Gerard Manley Hopkins SJ
Gerard Manley Hopkins was born on 28 July 1844 in East London. He attended Cholmeley Grammar School, Highgate, showing a gift for art, literature and music from his early years. While a student at Balliol College, Oxford, he was received into the Catholic Church by John Henry Newman. He entered the Jesuit novitiate at Roehampton in September 1868. Ordained in 1877, he became a teacher at Mount St Mary’s, Chesterfield. His work as a minister and teacher took him to London, Oxford, Manchester, Liverpool, Glasgow and Stonyhurst College. It was during his time in the rural tranquility of St Beuno's that he found most encouragement and inspiration for the poetry for which he is now famous.
In 1884 was appointed to a fellowship at the Royal University in Dublin where he taught and examined in Latin and Greek. He died of typhoid fever in June 1889 aged just 44.
Encouraged by his Superiors, Hopkins continued to write music and verse, and to sketch, throughout much of his life, but his creativity remained something of a concern for him as he felt it prevented him from wholly devoting himself to God. It was only after his death when his friend, Robert Bridges the Poet Laureate, published a volume of Hopkins work, that his genius began to be recognised. His experimental explorations in the structure of verse, and his use of imagery, established him as a daring innovator in a period of largely traditional verse. There is a plaque in his memory in Poets’ Corner in Westminster Abbey.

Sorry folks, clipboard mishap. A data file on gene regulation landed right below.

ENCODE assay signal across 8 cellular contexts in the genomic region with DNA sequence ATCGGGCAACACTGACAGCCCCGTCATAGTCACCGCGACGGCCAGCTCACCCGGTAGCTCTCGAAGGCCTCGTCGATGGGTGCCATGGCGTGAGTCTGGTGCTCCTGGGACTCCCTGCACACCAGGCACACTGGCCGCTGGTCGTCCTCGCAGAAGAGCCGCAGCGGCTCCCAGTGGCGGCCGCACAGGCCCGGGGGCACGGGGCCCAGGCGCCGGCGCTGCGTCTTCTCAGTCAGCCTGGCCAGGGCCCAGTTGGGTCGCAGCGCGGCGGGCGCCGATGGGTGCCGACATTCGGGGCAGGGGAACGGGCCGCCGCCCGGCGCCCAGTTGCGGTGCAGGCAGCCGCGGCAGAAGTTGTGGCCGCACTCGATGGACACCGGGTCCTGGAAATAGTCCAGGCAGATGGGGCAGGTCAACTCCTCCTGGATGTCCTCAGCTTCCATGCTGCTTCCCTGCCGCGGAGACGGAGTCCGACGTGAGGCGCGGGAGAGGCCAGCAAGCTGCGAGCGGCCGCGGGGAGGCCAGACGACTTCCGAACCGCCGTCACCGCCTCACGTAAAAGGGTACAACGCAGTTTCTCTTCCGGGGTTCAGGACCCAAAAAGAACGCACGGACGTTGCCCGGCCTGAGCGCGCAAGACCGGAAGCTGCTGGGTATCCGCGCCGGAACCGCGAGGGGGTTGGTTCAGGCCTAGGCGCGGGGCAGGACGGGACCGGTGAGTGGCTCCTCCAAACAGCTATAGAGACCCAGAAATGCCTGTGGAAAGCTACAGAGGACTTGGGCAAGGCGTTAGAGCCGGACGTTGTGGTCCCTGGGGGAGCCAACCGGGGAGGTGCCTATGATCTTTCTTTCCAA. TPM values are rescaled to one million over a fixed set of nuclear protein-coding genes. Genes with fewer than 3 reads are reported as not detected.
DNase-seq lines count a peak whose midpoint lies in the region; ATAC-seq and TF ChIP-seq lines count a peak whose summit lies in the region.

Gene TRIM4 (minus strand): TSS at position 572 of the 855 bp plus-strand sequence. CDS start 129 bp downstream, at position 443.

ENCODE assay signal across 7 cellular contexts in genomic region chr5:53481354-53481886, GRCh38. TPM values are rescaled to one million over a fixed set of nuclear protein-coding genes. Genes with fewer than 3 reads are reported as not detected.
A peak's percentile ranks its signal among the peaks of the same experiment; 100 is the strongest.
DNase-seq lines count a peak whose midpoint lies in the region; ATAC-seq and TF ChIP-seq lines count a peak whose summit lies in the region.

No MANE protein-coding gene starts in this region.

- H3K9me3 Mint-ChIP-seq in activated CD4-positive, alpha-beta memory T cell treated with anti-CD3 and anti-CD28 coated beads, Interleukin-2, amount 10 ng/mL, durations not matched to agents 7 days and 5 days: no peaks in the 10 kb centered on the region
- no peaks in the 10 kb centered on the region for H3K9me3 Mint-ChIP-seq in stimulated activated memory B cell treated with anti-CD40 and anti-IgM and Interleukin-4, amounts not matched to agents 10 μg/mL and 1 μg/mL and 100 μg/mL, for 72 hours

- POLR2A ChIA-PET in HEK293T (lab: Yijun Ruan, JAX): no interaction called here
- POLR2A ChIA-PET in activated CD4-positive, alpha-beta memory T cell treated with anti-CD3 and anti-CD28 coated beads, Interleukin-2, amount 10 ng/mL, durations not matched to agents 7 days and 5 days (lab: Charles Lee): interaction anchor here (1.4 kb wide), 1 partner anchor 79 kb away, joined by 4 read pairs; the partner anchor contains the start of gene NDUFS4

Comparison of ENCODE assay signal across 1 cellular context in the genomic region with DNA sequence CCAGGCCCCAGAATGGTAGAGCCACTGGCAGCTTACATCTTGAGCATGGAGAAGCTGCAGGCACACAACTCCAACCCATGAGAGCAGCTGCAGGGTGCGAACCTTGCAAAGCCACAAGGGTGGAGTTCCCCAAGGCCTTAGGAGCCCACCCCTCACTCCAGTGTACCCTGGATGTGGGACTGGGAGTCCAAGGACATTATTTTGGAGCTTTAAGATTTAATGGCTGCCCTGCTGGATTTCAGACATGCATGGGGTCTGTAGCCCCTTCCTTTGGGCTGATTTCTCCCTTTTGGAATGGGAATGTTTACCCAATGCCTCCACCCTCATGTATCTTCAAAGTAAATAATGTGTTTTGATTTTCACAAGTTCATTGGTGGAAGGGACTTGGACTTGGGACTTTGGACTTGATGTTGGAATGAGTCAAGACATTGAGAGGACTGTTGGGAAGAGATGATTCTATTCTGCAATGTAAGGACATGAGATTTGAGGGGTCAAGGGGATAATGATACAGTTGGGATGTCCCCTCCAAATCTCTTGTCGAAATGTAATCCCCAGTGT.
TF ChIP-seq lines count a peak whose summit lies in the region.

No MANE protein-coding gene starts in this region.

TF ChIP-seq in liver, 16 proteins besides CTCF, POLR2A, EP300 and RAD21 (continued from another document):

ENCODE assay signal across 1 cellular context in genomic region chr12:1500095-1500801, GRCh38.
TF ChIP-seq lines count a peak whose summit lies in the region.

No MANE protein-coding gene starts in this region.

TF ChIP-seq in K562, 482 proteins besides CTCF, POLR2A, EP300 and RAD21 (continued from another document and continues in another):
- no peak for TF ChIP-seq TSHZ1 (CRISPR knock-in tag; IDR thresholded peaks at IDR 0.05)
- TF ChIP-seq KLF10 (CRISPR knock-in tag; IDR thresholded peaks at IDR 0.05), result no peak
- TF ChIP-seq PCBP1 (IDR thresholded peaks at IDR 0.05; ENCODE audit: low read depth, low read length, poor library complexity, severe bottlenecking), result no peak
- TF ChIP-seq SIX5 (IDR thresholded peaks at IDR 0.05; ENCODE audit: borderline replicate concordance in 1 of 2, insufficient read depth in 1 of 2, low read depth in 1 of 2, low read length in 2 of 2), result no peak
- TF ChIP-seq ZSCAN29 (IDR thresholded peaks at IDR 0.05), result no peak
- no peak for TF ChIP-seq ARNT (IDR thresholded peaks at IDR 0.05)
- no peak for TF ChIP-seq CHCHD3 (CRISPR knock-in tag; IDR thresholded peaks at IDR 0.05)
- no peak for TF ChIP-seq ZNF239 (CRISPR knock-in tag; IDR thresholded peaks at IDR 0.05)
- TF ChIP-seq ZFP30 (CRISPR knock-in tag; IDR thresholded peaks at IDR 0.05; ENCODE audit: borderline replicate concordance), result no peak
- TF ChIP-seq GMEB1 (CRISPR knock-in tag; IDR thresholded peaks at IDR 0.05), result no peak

For further information and a reflection on Hopkins take a look at our 2014 calendar site
For a retreat based on some of the poetry of Manley Hopkins see below or go to Pray as you go